It might be that one of the few perquisites of office for a county clerk is to list his or her fellow party members first on Utah ballots. It's a traditional practice that is legal under state law.

But state Democratic Committee Chairman Peter Billings said at a Wednesday news conference that because the first name on the ballot always gets more votes, the practice is a violation of the 14th Amendment's equal protection clause.Further, Salt Lake County Clerk H. Dixon Hindley has "blatantly used his office to give political advantage" to the Republican Party because he places Republican candidates' names first, Billings said.

The practice is "purposeful discrimination" that will be challenged in the courts if it is not eliminated. "We're putting Dixon Hindley on notice," Billings said.

Hindley and Deputy Lt. Gov. Dave Hansen, who oversees state election practices, said Billings had trotted out a tired old complaint that members of both parties air every election year.

"This is so dumb it's ridiculous," Hindley said. "This same thing happens every two years. Have him check with Tooele County, where the clerk is a Democrat. If the Republicans are on top there, I'd like to know."

Billings acknowledged that Democrats knew long before this week that the clerk is allowed to decide who gets top ballot billing. "We've been complaining about this for some time," he said.

But it wasn't until recently that state Democrats discovered that challenges in other states have provided precedent for legal tests of the Utah election code provisions, he said.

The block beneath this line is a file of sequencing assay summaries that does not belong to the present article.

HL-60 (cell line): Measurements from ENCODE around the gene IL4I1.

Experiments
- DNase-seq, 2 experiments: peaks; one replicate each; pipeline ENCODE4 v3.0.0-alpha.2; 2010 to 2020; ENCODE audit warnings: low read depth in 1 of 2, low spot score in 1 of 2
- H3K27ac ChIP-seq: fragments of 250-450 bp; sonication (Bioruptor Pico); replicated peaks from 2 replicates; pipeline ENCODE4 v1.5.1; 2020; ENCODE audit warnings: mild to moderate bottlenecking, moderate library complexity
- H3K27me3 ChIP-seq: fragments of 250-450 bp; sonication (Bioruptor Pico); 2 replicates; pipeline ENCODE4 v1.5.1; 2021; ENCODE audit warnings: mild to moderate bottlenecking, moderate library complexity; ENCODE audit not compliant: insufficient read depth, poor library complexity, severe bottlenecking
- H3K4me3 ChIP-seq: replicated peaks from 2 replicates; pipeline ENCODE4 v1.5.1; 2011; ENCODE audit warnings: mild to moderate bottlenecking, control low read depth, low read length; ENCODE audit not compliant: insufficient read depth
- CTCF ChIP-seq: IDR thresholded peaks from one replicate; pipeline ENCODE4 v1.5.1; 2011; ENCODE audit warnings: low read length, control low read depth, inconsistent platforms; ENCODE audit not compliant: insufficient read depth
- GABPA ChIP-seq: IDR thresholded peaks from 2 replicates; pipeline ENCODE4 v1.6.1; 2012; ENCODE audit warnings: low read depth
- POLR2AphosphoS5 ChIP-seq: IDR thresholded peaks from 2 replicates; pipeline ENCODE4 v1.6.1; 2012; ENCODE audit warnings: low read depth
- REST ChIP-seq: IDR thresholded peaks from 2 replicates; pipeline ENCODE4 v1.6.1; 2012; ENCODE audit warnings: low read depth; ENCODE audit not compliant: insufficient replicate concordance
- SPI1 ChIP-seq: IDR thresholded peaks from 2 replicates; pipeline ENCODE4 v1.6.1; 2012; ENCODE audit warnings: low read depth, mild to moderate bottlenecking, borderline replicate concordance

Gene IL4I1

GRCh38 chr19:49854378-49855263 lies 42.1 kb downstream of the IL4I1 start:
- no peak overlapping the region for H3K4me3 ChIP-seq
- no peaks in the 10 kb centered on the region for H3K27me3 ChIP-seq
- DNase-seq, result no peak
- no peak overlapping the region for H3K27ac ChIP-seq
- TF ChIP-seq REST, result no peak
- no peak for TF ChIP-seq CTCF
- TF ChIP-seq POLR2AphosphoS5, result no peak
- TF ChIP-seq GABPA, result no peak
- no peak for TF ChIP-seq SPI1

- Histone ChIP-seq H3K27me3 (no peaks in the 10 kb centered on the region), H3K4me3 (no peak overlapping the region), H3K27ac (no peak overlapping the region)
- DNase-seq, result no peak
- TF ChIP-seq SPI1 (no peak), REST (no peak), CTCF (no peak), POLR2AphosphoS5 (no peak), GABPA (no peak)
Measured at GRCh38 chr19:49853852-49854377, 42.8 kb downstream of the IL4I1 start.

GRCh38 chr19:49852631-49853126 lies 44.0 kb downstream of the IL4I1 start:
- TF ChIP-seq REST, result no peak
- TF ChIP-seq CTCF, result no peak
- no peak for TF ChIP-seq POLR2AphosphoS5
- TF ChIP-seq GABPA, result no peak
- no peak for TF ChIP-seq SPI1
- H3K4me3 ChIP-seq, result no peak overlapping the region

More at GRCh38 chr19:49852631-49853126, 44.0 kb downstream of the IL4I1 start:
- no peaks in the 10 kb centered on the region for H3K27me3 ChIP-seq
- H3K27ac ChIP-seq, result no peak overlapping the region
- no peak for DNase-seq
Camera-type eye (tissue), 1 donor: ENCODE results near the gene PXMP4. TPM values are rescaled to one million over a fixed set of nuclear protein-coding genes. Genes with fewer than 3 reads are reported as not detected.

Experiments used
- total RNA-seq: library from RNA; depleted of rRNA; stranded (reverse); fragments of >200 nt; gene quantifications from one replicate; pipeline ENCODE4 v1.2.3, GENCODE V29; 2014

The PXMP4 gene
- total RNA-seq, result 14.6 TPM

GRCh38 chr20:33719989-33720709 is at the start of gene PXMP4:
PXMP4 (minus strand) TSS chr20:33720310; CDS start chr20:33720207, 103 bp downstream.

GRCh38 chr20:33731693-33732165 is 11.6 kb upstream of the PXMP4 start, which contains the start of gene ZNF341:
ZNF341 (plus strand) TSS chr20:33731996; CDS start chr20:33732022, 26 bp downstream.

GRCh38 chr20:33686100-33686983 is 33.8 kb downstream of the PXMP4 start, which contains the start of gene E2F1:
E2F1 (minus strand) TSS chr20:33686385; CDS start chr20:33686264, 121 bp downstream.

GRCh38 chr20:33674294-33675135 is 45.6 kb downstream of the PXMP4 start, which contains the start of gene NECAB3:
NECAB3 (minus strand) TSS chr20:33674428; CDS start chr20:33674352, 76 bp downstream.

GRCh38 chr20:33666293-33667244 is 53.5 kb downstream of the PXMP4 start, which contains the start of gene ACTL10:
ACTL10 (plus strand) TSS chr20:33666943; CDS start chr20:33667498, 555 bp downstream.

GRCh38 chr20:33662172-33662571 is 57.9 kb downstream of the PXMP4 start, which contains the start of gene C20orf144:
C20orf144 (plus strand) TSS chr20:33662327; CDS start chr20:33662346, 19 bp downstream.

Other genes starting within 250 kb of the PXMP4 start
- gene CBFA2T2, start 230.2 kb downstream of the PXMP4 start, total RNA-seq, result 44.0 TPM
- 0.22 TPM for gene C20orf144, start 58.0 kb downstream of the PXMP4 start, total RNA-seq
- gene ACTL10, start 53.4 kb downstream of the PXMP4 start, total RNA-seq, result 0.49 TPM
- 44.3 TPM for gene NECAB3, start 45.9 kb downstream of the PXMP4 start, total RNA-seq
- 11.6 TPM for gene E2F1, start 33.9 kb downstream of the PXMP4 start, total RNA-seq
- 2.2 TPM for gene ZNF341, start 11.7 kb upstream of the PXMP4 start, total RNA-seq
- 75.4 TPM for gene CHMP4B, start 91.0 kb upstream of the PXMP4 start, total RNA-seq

Hansen said that although candidates call during every election to question their names' placement on the ballot, there has never to his knowledge been a formal complaint or threat of legal action in Utah.

"The law says the county clerk determines what the ballot looks like," Hansen said, adding that Billings ought not limit his charges to the Salt Lake County clerk.

"The same charge could be make by Republicans in Sanpete County," Hansen said. "(Democratic) county clerks have `blatantly' used their offices, too."

Republican candidates are listed first on all 52 Salt Lake County races in the Nov. 6 general election. The county, which claims 45 percent of the state's population, controls 32 of the 75 state House of Representatives seats and 12 of 29 state Senate seats.

Billings said the state Democratic Party would try to get the Legislature to change the laws allowing the clerk to decide which names go first on the ballot. But because the Republicans hold the majority of legislative seats, he said, the Democrats would probably have to take the issue to court.

The party would also seek to "cure any misuses" in Utah's other 28 counties, Billings said.